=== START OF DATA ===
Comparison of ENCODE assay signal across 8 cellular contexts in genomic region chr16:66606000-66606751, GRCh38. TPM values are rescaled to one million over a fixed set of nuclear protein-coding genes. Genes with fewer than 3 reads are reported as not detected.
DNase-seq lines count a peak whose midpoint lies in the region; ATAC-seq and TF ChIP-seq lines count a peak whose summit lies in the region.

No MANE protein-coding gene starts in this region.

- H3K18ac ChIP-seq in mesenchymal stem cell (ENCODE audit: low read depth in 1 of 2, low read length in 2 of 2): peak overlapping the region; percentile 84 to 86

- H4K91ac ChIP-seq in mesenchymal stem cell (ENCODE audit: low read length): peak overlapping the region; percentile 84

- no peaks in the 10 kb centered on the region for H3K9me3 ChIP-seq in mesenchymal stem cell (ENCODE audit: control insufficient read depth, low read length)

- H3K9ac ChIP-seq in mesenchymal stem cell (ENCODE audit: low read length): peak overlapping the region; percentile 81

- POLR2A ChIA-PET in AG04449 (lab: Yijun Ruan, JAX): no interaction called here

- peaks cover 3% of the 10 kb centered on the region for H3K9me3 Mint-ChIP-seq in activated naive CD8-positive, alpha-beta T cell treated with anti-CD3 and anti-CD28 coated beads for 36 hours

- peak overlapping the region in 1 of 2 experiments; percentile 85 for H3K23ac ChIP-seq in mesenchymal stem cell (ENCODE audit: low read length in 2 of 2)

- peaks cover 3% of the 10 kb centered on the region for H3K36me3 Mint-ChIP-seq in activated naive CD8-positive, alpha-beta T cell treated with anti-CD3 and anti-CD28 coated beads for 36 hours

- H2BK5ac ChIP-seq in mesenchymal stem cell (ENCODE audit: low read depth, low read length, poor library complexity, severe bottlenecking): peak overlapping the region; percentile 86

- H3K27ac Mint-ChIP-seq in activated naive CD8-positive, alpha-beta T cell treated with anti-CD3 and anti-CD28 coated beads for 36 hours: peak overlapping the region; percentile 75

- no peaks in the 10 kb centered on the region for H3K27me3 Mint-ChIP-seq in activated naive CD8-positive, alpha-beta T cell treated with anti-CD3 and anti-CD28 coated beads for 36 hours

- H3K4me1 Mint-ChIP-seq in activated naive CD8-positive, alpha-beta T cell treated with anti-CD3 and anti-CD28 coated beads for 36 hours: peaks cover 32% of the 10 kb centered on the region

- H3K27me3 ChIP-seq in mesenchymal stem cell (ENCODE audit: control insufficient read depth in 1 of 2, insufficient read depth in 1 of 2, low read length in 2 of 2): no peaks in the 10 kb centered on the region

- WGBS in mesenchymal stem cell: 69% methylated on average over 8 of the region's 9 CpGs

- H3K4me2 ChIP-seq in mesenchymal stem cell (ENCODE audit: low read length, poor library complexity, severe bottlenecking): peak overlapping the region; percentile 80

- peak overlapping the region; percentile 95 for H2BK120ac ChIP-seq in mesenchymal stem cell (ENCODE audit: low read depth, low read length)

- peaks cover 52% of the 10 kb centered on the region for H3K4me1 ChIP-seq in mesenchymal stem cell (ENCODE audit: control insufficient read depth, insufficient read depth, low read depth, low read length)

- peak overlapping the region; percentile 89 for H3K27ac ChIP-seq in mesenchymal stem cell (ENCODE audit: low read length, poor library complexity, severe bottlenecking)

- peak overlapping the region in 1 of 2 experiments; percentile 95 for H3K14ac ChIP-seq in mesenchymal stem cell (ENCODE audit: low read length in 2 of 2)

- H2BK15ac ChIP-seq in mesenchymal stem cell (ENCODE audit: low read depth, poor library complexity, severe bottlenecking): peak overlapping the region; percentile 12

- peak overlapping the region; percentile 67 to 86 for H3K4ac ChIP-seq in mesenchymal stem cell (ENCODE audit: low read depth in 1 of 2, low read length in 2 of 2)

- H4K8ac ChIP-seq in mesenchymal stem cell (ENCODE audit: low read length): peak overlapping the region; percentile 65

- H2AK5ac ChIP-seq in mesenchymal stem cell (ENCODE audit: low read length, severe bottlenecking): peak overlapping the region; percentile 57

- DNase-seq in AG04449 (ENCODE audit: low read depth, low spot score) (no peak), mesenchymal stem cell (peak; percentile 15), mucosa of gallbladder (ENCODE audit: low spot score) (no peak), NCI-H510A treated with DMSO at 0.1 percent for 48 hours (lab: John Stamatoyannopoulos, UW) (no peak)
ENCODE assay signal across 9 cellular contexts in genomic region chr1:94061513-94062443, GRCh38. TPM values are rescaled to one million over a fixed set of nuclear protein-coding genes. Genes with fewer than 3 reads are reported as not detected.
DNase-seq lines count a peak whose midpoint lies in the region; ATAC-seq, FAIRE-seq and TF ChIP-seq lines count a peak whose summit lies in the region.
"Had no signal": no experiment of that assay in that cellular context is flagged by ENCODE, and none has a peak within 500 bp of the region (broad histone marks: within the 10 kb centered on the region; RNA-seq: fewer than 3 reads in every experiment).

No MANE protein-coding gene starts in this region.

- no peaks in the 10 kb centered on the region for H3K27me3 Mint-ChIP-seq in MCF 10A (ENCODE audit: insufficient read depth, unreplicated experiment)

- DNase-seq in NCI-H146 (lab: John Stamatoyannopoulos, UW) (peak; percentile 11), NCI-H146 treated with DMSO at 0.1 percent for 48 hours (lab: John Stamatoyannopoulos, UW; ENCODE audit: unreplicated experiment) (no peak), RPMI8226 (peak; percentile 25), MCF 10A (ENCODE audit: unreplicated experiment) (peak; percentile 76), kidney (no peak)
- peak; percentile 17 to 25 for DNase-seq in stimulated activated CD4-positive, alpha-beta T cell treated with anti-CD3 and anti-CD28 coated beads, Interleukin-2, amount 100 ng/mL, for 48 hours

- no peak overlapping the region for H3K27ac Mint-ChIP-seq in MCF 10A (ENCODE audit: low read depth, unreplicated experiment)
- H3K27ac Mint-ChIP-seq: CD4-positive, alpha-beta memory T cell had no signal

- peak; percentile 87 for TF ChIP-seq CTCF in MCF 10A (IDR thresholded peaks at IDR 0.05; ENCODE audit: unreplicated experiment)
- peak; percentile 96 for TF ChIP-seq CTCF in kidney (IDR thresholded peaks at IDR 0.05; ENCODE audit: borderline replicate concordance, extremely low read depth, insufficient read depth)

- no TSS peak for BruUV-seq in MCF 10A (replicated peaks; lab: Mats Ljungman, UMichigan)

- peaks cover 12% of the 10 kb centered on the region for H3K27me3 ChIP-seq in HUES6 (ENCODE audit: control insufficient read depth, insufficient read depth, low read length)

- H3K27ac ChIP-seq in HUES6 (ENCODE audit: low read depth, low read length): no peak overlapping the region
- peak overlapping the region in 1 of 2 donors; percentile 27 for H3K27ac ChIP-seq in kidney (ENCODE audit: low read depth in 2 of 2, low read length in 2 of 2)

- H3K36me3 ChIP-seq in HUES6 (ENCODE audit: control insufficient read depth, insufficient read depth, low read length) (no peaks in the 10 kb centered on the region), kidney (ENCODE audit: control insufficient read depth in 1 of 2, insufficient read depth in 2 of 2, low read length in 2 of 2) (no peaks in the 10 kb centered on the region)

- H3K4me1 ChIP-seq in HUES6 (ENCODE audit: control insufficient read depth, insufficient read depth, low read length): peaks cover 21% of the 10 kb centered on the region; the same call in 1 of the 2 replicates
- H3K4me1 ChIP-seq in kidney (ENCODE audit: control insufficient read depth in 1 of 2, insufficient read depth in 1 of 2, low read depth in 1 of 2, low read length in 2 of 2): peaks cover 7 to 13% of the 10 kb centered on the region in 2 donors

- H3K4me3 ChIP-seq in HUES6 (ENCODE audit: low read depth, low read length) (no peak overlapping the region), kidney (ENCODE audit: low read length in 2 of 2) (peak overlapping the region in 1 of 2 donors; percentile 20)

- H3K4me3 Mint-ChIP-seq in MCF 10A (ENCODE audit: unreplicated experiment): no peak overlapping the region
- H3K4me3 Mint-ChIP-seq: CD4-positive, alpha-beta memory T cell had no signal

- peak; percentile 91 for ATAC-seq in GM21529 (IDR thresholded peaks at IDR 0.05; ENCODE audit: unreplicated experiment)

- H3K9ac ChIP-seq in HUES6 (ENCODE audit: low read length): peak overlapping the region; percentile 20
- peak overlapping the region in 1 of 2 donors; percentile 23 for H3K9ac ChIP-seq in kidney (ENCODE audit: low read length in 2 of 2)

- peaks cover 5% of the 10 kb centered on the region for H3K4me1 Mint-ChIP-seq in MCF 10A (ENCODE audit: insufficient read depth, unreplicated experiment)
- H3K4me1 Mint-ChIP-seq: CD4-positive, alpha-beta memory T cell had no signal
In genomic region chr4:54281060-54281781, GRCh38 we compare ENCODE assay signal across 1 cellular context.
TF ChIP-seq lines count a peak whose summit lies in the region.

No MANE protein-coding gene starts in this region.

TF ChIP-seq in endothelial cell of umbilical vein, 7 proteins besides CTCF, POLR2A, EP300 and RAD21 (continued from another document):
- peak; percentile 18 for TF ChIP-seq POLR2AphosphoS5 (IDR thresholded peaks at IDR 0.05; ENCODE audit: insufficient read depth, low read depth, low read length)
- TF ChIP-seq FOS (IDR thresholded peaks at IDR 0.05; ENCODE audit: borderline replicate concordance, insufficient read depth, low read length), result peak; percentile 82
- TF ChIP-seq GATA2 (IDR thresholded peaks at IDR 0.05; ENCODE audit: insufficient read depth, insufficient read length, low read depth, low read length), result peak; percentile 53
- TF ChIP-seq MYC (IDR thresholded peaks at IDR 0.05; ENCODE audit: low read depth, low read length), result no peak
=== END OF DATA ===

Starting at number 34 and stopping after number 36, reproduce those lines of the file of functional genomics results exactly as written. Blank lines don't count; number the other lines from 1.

- peak; percentile 17 to 25 for DNase-seq in stimulated activated CD4-positive, alpha-beta T cell treated with anti-CD3 and anti-CD28 coated beads, Interleukin-2, amount 100 ng/mL, for 48 hours

- no peak overlapping the region for H3K27ac Mint-ChIP-seq in MCF 10A (ENCODE audit: low read depth, unreplicated experiment)
- H3K27ac Mint-ChIP-seq: CD4-positive, alpha-beta memory T cell had no signal